As I’ve said before, communication is one of the critical skills any business leader needs, and this includes board members, for they have to be able to clearly articulate issues with all stakeholders in a business – shareholders, other board members, company staff, customers, suppliers and the wider community.
And it’s not just speaking skills, but listening skills, too. To be able to build trust, manage potential conflict, and foster a collaborative culture with the board and the wider business means hearing the views of others and being able to constructively debate these with questions and feedback.
Ensure your directors are both good listeners and communicators to have a board that can participate with all stakeholders.
Finally, but no less important than the other points is that the board members need to be committed to their roles. Simply going through the motions isn’t enough, as the expectation of directors is codified with the inclusion of the word ‘diligence’ within the phrase expressing that directors are expected to operate “with the degree of care, skill and diligence” that would be expected of anyone in the role of director.
Directors are also expected to not only look at the performance of the CEO, and often other top executives, but at their own performance, too, with annual assessments of the overall board in terms of skills, knowledge and experience, as well as of the individuals, providing development plans where necessary or looking to fill any gaps in other ways.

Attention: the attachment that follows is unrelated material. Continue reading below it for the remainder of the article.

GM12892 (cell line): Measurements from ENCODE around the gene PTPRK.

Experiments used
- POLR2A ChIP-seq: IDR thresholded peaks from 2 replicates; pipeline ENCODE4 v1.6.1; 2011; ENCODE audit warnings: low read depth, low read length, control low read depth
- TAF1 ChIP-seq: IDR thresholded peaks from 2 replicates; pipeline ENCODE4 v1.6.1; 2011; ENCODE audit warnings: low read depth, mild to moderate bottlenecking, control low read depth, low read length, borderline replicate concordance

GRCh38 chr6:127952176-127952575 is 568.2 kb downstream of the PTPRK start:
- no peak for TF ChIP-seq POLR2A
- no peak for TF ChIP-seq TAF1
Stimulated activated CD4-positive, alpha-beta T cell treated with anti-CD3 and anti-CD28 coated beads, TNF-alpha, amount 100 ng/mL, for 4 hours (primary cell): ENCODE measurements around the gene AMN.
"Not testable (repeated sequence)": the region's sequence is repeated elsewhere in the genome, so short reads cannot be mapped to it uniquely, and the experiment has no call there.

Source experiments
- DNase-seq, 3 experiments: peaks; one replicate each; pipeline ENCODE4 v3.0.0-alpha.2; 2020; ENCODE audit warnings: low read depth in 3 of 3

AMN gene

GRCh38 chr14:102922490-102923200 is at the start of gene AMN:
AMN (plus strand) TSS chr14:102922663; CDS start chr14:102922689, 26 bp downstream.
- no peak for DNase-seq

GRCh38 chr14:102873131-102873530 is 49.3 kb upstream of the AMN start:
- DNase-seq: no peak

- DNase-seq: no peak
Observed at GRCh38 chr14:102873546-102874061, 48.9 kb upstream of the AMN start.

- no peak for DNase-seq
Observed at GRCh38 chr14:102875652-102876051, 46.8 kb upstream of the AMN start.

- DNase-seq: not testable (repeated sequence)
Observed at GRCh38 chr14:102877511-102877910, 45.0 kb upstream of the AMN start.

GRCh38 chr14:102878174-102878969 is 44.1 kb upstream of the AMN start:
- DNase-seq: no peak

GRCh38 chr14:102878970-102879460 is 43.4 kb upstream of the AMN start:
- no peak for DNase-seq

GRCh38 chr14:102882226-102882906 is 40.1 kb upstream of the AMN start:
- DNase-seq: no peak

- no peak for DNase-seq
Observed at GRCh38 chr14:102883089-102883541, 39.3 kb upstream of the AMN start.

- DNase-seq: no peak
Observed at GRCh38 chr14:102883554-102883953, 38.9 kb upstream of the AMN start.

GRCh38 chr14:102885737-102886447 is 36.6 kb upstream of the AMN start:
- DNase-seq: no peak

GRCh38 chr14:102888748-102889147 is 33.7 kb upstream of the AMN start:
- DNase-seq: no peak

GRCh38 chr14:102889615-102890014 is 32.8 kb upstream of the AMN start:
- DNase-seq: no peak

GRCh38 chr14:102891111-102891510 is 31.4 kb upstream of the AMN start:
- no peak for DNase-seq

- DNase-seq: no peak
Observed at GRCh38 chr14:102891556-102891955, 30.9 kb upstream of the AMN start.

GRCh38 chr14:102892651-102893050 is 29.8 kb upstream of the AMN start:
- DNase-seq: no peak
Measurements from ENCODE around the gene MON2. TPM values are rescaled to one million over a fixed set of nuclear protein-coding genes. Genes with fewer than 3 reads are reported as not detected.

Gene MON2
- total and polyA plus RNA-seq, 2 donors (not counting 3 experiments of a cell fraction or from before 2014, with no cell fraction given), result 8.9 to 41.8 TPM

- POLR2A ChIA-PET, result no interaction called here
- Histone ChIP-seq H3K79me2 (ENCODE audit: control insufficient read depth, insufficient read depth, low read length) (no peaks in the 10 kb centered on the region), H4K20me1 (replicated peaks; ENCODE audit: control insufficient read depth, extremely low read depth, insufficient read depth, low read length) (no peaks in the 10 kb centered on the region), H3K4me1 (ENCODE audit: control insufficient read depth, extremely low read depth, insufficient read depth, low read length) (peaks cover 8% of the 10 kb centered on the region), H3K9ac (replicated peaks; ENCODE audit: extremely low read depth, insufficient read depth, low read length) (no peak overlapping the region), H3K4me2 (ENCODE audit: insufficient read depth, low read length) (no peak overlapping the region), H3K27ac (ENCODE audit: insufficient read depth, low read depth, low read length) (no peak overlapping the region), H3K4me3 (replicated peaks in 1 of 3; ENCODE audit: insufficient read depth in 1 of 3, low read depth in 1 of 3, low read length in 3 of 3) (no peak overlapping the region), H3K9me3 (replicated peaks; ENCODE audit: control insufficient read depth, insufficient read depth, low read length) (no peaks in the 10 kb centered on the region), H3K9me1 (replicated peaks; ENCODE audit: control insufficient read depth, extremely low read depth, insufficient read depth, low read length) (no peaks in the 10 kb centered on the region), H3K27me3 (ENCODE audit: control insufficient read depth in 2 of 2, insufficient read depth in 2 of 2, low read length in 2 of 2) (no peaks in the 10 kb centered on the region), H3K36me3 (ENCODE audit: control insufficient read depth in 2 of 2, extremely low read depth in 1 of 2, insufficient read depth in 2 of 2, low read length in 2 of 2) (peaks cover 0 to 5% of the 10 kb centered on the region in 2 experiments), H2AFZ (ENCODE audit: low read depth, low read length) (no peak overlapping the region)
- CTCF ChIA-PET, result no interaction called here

Being a director is an ongoing process: not simply a proforma meeting once a quarter, but regular meetings with a properly constructed board calendar and preparation, and it carries a good deal of responsibility, so commitment to active and ongoing participation is a key factor for directors.
A board, whether for a large or small company, needs to be carefully constructed, considering the following criteria for the board and its members: a range of expertise, knowledge and experience, with members having unquestionable integrity and ethical standards, leadership and communication skills, and with a sound grasp of financial matters, who are strategic thinkers with independence, objectivity, courage and commitment.
A high-performing board of such directors can, and will, add immense value to the business, working with it to ensure sustained profitable growth that significantly outperforms other businesses, and ensuring a far higher company valuation.
Following a career spanning >50 years in the technology industry across three continents, with three decades in CxO roles leading significant, sustained growth in revenue and profitability, I now work with successful owner-led businesses to further enhance their growth, profitability and business value.
If you’d like to discuss your board, business strategy, trends, culture, goals, or anything else related to your business, book a confidential, free 30-minute call with me here.
I’d be delighted to talk with you.
And if you’d like to learn more, these related posts might be of interest:
- The Role & Responsibilities of the Company Board
- Directors – Are You Risking Your Assets?
- 1 Critical 5-Word Question for All Businesses
- Why Even Small Companies Need Regular Board Meetings
- Why a Proper Board is Essential, Even for Small Businesses
- NEDs – a Cost-Effective Way to Add Significant Value to Your Business
- Board Meetings not Bored Meetings!
- Proper Preparation for Productive Boards
You might also find these articles from McKinsey to be of interest:
And from Forbes: